By Victoria Koch
I find it’s easy to make assumptions or judgments about people. Recently, one hot late-summer morning, I was getting ready to water my front yard and back garden. As I walked outside towards my sidewalk, I noticed a group of loud talking young boys sitting in front of my neighbor’s fence with all their packs and gear askew. There was also an assortment of pop cans on the parking strip. “Oh great! They will probably leave a mess.”
I decided to water my backyard first.
When I returned to the front yard, a few of the boys were standing with their heavy packs hoisted upon their backs; others were sitting, still sorting through their junk. The talking had gotten louder. “Oh well,” I thought, “I have to water.”
With my hose spraying my flowers and vegetables, I snuck a look their way. A few of these young boys or young men were ready to travel on. One of them came from across the street to meet the group using the F-word. Another one looked over my way and said, “Sorry, Ma’am.”
Those two little words changed everything for me. I shed my frustration and replied, “Thank you for saying that.”
By now most of the group were heading down the street. One young boy was left on the sidewalk putting his final items into his pack. The pop cans continued to lay in the dirt. Slowly, though, I watched as this young man picked up each can and put it in his pack. “Thank you so much for cleaning up. People often leave such a mess.”
I am an outgoing person and can easily talk with most strangers. This kid started reminding me of all the kids I taught as a teacher at Looking Glass’s Riverfront School.
“Do you have your high school diploma?” I asked.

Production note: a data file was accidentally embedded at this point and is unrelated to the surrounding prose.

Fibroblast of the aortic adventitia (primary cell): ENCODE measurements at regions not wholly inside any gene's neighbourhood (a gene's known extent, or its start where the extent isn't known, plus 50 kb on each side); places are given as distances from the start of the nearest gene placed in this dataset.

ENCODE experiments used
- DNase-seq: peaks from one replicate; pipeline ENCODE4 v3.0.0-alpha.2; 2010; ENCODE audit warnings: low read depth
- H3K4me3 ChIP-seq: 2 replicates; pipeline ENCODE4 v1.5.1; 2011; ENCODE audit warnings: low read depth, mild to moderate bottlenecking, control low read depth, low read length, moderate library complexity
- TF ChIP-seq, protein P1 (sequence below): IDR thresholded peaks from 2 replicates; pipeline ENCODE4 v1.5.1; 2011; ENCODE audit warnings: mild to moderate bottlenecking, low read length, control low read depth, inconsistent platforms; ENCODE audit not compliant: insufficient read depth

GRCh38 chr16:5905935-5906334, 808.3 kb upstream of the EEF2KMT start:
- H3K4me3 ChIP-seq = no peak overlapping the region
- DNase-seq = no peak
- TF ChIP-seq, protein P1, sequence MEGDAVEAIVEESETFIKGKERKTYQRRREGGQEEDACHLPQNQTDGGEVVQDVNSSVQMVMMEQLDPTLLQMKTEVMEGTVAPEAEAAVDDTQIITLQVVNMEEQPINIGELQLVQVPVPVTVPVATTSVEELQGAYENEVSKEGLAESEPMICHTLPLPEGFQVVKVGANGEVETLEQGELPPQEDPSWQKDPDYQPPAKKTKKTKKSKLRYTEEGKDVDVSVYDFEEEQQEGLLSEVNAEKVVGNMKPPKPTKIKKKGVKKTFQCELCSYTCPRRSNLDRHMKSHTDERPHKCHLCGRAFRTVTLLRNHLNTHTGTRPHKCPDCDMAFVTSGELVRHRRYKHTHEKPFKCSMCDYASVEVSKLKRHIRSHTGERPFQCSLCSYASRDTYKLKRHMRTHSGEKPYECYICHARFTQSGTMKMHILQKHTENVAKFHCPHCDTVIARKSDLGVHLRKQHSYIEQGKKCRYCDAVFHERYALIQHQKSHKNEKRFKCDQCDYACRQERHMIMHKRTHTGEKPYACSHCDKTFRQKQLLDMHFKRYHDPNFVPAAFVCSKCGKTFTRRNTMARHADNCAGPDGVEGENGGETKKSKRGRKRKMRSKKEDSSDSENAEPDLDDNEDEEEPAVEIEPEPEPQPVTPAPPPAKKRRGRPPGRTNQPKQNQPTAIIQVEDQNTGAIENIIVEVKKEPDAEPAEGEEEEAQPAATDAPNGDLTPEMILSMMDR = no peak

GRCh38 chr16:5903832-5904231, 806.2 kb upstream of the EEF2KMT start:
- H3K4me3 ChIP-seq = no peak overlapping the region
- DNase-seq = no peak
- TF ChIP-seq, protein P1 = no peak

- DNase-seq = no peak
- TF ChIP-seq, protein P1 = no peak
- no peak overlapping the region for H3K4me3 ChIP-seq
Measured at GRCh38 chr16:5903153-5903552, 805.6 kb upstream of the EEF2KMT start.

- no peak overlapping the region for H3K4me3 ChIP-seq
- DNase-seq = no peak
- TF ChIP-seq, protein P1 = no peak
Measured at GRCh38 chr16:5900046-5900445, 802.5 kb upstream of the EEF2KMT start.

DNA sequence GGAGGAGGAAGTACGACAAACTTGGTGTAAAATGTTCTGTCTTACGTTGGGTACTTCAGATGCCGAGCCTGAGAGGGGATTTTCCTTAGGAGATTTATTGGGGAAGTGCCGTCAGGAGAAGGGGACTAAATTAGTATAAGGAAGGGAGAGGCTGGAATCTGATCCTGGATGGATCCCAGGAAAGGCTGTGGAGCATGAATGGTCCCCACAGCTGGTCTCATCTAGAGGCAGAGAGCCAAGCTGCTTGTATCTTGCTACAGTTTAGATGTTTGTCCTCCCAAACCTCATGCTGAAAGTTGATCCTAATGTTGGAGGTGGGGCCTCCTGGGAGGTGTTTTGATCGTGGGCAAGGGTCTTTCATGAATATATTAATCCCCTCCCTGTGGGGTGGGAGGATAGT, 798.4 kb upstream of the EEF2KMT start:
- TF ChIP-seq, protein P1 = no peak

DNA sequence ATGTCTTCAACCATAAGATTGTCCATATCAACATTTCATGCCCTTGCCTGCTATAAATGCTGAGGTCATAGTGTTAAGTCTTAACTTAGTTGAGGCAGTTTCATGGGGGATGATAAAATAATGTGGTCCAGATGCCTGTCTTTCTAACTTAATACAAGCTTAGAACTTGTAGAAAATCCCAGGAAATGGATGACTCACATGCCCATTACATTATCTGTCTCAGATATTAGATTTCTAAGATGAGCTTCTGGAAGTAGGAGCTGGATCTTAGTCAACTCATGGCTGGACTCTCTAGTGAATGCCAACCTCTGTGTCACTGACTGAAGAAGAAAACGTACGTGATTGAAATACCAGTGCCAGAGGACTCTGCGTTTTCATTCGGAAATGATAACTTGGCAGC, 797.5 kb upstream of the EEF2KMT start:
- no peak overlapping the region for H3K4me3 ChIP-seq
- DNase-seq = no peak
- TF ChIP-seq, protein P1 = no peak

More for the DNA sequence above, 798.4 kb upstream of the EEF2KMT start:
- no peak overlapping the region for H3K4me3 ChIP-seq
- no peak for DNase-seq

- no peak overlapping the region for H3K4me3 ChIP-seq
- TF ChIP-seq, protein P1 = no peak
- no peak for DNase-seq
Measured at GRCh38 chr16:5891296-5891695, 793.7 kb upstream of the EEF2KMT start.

“I have my GED,” he replied.
“That’s so great! Where are you from?”
“Junction City,” he replied.
Our talk flowed easily. I began wondering how this kid came to be on the street. But I didn’t ask. As he was getting ready to leave and join the rest of his crew, he told me: “Be sure to drink plenty of water. It’s a hot day.”
My thoughts started pouring in: What a sweet kid. He’s caring about me, and he’s on the street. Why is he on the street, I wondered. What is his family like? His pack was on his back, and he told me that St. Vincent had these white tents by their store where they let street kids sleep. He also mentioned that he wanted to get some kind of job and save his money so he’d be able to get a room in an apartment.
Why do we criminalize and put down the homeless? Why do we stereotype kids who are on the street? As I watched him walking down my block, I remembered I had some leftover homemade taquitos. I quickly gathered them from my refrigerator and ran after him. “Hey, hey.” I said loudly. He stopped and turned around as I approached.
“Here, please take these. I made them and they might fall apart but they have good ingredients.”
He smiled broadly, “Don’t forget to drink plenty of water.”